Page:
Let me begin by wishing you all a very happy and holy Feast of St Mary of the Cross MacKillop, our home-grown saint, Patron of the Catholic School System here in Australia, and a special favourite in this Joey school and parish.
HOMILIES AND STATEMENTS
When Mary MacKillop was about 20 years old, living in Portland, Victoria, she was accidentally locked in the church overnight. You might think that was a rather spooky thing to happen to someone
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I was not lucky enough to have Rev. Professor Paul Ryan as one of my philosophy teachers when I was in the seminary. But I do recall with gratitude many things I learnt in philosophy that underpinned my theology, pastoral life and administration ever since.
The miracle of the loaves and the fishes is the most reported of all Jesus’ miracles: it appears in all four Gospels and in two of them twice! John’s account (Jn 6:1-15) underlines the connection with the mystery of the Eucharist.
When the great art historian, museum director and broadcaster, Kenneth Clark, finally entered the Catholic Church on his deathbed, he fulfilled an earlier prediction. He had said that when that time came it would be like a painting entering the Louvre: “It would find itself in some pretty queer company, but at least it would be sure that it had a soul.”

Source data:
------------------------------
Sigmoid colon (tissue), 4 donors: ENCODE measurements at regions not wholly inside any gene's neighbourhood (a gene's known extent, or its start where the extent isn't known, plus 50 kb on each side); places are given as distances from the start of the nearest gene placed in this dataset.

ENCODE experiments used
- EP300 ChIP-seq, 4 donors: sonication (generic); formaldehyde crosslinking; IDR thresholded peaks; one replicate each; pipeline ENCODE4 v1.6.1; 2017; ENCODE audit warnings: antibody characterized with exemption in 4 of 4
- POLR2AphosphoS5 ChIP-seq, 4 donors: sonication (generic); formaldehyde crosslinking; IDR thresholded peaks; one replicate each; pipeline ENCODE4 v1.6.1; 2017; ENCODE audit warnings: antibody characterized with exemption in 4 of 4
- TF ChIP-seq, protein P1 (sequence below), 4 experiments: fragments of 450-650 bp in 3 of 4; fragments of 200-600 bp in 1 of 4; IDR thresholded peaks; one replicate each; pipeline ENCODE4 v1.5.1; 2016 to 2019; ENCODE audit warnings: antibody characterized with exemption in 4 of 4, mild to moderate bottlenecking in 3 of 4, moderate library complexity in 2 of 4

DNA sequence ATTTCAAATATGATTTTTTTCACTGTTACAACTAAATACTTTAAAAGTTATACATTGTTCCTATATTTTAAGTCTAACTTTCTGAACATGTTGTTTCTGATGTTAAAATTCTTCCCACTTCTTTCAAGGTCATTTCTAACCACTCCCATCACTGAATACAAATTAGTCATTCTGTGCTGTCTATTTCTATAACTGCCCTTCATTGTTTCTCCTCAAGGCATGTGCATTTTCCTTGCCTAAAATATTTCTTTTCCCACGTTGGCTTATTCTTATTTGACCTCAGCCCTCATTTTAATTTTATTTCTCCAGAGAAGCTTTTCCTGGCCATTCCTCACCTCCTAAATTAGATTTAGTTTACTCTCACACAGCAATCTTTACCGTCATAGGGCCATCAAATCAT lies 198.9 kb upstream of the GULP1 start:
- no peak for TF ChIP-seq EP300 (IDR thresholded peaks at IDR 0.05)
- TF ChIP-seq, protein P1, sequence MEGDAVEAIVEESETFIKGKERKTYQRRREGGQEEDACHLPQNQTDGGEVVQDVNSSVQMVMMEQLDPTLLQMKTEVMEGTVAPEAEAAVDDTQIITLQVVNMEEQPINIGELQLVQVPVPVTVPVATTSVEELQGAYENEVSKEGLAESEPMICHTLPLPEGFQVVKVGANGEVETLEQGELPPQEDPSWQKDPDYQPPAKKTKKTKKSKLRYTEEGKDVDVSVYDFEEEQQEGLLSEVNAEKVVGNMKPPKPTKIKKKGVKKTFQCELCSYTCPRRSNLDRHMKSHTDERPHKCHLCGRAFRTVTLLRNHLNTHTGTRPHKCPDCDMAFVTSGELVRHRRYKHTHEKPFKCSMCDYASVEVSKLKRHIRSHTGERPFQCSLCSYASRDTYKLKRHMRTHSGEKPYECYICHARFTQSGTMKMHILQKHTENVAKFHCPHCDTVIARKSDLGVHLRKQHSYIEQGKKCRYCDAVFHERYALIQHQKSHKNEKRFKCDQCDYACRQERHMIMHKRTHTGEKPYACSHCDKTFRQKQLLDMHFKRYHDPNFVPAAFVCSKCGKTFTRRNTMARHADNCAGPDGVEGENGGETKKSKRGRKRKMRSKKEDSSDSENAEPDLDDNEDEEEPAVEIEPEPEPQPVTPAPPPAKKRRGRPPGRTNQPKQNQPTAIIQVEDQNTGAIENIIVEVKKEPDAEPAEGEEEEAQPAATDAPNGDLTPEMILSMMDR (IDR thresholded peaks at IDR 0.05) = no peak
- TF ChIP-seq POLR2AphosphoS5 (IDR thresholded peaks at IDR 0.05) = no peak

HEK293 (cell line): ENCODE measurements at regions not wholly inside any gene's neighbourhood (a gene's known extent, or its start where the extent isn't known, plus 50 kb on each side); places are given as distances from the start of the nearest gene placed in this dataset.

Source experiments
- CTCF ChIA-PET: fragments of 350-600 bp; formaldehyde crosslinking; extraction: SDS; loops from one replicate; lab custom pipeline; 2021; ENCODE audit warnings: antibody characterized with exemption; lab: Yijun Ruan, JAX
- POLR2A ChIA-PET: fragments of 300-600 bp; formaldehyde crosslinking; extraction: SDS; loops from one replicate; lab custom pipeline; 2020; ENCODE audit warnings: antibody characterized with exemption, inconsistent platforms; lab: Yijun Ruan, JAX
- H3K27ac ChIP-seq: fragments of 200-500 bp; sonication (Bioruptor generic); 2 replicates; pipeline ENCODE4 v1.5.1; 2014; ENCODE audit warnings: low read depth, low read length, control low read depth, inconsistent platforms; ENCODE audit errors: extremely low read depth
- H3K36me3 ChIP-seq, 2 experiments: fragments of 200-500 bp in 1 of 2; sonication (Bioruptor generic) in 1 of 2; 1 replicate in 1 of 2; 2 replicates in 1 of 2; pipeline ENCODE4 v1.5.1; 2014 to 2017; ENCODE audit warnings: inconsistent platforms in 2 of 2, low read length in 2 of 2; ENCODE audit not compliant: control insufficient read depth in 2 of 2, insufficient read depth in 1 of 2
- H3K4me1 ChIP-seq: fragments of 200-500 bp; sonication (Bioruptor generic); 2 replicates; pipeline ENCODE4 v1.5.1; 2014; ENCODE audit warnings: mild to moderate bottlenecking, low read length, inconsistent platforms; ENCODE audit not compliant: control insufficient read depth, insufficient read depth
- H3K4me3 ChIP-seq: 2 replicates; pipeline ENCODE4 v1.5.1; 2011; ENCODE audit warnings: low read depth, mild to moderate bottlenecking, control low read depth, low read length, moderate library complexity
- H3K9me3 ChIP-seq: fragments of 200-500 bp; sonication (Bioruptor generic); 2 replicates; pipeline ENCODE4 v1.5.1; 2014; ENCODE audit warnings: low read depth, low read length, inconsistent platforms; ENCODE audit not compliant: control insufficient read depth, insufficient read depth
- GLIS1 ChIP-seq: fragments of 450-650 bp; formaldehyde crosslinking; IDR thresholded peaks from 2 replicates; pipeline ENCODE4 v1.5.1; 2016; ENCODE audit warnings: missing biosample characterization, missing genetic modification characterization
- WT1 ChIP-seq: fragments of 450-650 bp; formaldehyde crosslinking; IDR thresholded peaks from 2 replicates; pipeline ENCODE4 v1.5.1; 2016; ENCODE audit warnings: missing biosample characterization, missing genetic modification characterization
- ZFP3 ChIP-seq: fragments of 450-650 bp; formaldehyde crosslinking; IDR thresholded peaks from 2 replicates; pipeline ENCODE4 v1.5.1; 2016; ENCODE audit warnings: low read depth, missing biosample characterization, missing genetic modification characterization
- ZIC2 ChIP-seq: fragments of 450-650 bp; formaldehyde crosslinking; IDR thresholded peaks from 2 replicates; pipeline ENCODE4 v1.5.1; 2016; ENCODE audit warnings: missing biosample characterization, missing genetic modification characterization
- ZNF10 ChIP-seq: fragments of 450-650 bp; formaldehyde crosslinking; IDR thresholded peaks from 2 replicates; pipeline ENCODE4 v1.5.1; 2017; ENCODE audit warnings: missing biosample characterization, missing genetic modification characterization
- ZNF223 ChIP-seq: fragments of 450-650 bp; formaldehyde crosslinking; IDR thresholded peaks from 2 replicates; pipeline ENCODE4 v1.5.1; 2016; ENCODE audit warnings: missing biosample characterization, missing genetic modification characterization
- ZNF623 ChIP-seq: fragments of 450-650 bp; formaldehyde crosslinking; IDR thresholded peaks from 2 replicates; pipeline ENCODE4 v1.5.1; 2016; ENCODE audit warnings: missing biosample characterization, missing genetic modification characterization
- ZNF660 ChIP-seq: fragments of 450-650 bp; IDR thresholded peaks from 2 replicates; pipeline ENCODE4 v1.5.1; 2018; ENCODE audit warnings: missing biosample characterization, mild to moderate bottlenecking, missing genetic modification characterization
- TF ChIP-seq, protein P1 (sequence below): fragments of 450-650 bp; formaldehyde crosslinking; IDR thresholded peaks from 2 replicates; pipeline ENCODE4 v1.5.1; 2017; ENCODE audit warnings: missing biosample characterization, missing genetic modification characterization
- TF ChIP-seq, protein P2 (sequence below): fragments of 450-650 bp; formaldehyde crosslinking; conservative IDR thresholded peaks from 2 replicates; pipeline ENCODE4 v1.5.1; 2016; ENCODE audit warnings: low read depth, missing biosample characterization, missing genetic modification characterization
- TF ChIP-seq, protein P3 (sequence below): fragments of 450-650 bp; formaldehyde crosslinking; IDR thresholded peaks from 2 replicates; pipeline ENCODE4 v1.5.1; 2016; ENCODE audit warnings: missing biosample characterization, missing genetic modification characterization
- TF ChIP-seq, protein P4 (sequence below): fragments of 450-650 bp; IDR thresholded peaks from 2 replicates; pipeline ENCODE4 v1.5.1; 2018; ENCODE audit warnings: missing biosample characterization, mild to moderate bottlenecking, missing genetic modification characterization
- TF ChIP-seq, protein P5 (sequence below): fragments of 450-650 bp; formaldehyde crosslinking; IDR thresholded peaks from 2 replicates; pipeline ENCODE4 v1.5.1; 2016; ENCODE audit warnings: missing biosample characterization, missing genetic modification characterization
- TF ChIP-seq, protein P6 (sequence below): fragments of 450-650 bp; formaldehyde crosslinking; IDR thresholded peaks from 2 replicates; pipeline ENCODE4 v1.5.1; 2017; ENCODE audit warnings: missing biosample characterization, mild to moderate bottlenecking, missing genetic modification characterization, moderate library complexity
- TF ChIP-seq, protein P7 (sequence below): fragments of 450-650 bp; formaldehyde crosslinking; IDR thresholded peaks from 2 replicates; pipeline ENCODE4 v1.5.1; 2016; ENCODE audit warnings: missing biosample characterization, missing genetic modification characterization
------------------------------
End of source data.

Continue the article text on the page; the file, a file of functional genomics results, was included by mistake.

Thank you, Fr John, for your gracious words; you are over-generous to me. God bless you for all you and your brothers do to model faith and vocation to young people throughout Australia. My thanks also to Fr Goonan and St Paul’s publications.
When I was a young ‘seminarian’ and then priest in Melbourne Gerard was a rising star in the educational scene. When I was director of the John Paul II Institute for Marriage and the Family he was one of the first students, eventually ‘doctored’ and one of the lecturers there. When I came back home to Sydney and got involved with UNDA, he was soon contributing here too, now as Associate Professor …
Where do hymns come from? Well, the ancient Egyptians, Jews, Hindus and Greeks all had their religious songs. Christians were from the start great ones for singing, whether in private devotions or corporate worship (e.g. Mt 26:30; Mk 14:26; Acts 16:25; 1Cor 14:26; Eph 5:19; Col 3:16; Jam 5:13). Early hymns are recorded in the Scriptures, such as the Benedictus, Magnificat, and Nunc Dimittis …
Silence. It can be oppressive, as in today’s Gospel when the people of Jesus’ hometown effectively gag his words and miracles (Mk 6:1-6). Silence can be angry or indolent, as when people sulk or neglect to speak up when they should. It can even be a weapon of passive resistance. The Anglican divine, Adam Ford, tells of a husband and wife he met who hadn’t spoken a word to each other in twenty years.
Before my conversion I was a proper little pagan. I lived for my next drink or other sensory experience, for the satisfaction of my baser passions. I cared nothing for other people’s needs and never gave a thought to worshipping God or serving humanity. I didn’t turn my mind to the great mysteries of God, creation and ourselves. I just wanted pleasant experiences and a quick fix to anything unpleasant.